24/11/2016 09:34 GMT | Updated 24/11/2017 05:12 GMT

Four Top Hacks For Making Change Stick

As we run up to Christmas every man and his dog will be talking about what they're 'going to do' in 2017, so I've thrown together some of my favourite hacks for creating change but more importantly, for making it stick! Hopefully some of them will be new to you, and remember that although they're mainly focused on changing your health for the better, these can be applied to all areas of your life.

1. Get Clear on Where You're Going

First and foremost, you've got to know where you're heading. A well-defined end goal provides you with the direction, and from there on it's simply completing the necessary tasks each day that will afford you the pleasure of reaching that ideal! When things get tough it's far too easy to fall into the trap of 'analysis paralysis' where you find every excuse under the sun not to start or continue to the end. Overcome this by finding someone who's already achieved what you want and consistently reminding yourself of them, this will inspire hope and motivation for the emotional side of the brain. Also, on the road towards your destination, don't obsess about falling off the cart, everyone does - recognise it, brush yourself off and get back on it! Keep that dream alive with hope and distinct direction.

2. Use Large Contrasts

I was going to suggest breaking your larger goal down into smaller ones but everyone says that - let's try something else.

Our brains are naturally pre-wired to ignore small changes, it's just how they work. Checking yourself out in the mirror every day will give the perception of little-to-no progress because day to day changes are so small and incremental. That's why I suggest taking progress photos every 30 days and using those as comparisons rather than relying on your daily vanity check in the mirror. Your brain will accidently trick you otherwise, don't fall prey.

3. Simplify your Daily Habits

Habits drive most of our everyday tasks and free up valuable thinking power for more complex situations. We want to build habits that are stitched into our everyday routine, essentially we want to create autopilot actions. Whatever change you're attempting to make, whether it's to stop nipping down to your favourite restaurant every lunch break or simply drinking more water each day, habits have to start easy and small otherwise they become overwhelming. Try making a simple salad for just one of your meals each day or carrying around a 2L water bottle - these are simple yet small nudges towards kick starting a new habit. As well as designing constructive habits we need to be wary of destructive ones.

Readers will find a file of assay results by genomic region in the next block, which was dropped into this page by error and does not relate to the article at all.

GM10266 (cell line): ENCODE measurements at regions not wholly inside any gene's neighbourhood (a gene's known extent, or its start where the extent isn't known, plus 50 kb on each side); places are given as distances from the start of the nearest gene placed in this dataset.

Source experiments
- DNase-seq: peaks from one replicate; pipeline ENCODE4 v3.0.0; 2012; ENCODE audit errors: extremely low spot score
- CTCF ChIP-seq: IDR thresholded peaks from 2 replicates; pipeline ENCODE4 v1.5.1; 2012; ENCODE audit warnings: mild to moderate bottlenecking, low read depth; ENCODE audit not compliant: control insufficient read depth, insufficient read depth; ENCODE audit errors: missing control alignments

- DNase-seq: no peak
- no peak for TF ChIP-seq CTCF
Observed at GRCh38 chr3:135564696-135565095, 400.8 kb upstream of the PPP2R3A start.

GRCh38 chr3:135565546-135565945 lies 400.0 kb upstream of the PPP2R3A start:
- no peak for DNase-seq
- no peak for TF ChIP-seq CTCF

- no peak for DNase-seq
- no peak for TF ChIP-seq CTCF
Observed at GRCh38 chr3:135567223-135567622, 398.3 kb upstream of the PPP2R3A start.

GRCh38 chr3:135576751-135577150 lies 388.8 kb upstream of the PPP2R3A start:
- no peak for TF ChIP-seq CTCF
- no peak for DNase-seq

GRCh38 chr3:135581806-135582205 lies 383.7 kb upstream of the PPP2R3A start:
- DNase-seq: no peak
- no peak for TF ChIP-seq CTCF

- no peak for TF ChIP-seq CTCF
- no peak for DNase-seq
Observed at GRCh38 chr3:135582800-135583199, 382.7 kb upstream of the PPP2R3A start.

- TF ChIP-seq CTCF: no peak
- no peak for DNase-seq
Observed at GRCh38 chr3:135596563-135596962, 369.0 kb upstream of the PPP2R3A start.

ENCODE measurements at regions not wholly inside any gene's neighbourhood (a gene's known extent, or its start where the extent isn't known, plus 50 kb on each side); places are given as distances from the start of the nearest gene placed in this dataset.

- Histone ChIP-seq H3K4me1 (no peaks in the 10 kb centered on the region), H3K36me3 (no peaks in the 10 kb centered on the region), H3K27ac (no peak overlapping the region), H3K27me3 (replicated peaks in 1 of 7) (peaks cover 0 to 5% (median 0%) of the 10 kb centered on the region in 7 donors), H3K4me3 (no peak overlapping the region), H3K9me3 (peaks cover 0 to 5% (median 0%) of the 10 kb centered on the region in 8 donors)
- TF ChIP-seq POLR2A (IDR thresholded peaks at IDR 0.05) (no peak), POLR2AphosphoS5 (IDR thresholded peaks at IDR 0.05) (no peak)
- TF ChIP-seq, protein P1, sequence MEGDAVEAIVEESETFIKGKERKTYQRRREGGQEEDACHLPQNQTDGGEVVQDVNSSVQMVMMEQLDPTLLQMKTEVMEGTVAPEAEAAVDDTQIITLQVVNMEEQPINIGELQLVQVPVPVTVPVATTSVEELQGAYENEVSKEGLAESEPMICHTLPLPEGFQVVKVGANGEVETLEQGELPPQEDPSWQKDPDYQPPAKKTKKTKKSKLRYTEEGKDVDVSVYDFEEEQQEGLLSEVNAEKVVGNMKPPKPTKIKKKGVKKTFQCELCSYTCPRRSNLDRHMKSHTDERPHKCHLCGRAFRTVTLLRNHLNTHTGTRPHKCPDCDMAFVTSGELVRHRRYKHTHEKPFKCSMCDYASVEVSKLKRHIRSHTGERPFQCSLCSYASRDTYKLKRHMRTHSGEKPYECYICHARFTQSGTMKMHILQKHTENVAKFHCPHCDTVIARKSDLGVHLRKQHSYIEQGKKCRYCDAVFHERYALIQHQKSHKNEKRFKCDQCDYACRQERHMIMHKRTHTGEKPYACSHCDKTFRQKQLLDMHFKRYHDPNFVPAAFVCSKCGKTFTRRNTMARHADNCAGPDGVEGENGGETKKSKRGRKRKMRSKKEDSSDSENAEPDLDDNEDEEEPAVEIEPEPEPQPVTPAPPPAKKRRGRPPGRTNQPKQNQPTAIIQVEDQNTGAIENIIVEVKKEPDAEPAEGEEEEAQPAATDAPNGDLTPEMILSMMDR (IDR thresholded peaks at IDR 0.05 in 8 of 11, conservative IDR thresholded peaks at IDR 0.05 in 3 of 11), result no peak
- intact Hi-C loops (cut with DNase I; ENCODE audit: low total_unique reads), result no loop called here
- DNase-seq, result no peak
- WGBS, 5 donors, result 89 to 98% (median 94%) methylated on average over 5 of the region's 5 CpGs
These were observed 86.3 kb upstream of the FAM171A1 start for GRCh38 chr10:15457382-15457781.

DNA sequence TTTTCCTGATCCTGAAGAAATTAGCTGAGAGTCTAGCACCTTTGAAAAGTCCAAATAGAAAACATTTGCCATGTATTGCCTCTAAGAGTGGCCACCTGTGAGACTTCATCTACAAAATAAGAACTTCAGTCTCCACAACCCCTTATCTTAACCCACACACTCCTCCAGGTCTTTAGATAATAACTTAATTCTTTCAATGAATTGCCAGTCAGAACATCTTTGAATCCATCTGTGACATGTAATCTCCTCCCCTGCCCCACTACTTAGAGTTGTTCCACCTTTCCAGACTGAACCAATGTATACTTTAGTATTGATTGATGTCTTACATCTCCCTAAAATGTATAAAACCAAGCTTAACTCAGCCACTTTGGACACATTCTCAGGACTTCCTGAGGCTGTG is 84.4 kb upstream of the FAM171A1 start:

As the famous investor Warren Buffett says - "The chains of habit are too light to be felt until they're too heavy to be broken." What destructive habits are holding you back?

4. Use The Environment as your Ally

By altering your surroundings, you can either make change much easier or significantly harder. Most people take a step in the right direction but let's go a level deeper. No doubt you've been told that if you don't have 'bad' food in the cupboards then you simply can't eat it. This is definitely true and unsurprisingly works every time! Now, if you're among the few that can resist the temptation to even place said evil item into your basket then well done, but some of us aren't that lucky. Maybe a more effective strategy would be to order your shopping online as to avoid stumbling upon unwelcome items in the store. Or paying at the pump instead of in the shop where you spend 5 minutes queueing alongside some of the most tempting confectionery known to man. Yes, they know what they're doing! Simply put, you can't rely on willpower alone so how can you shape your environment and ease change?

At the end of the day, change requires commitment and effort, but it is possible, and small tweaks can achieve amazing results! Hopefully these tips have given you a few more ideas to take forward into the New Year. Why not start now, and see what you can achieve by then?

This blog post previously appeared on the Hall Training Fitness and Nutrition blog.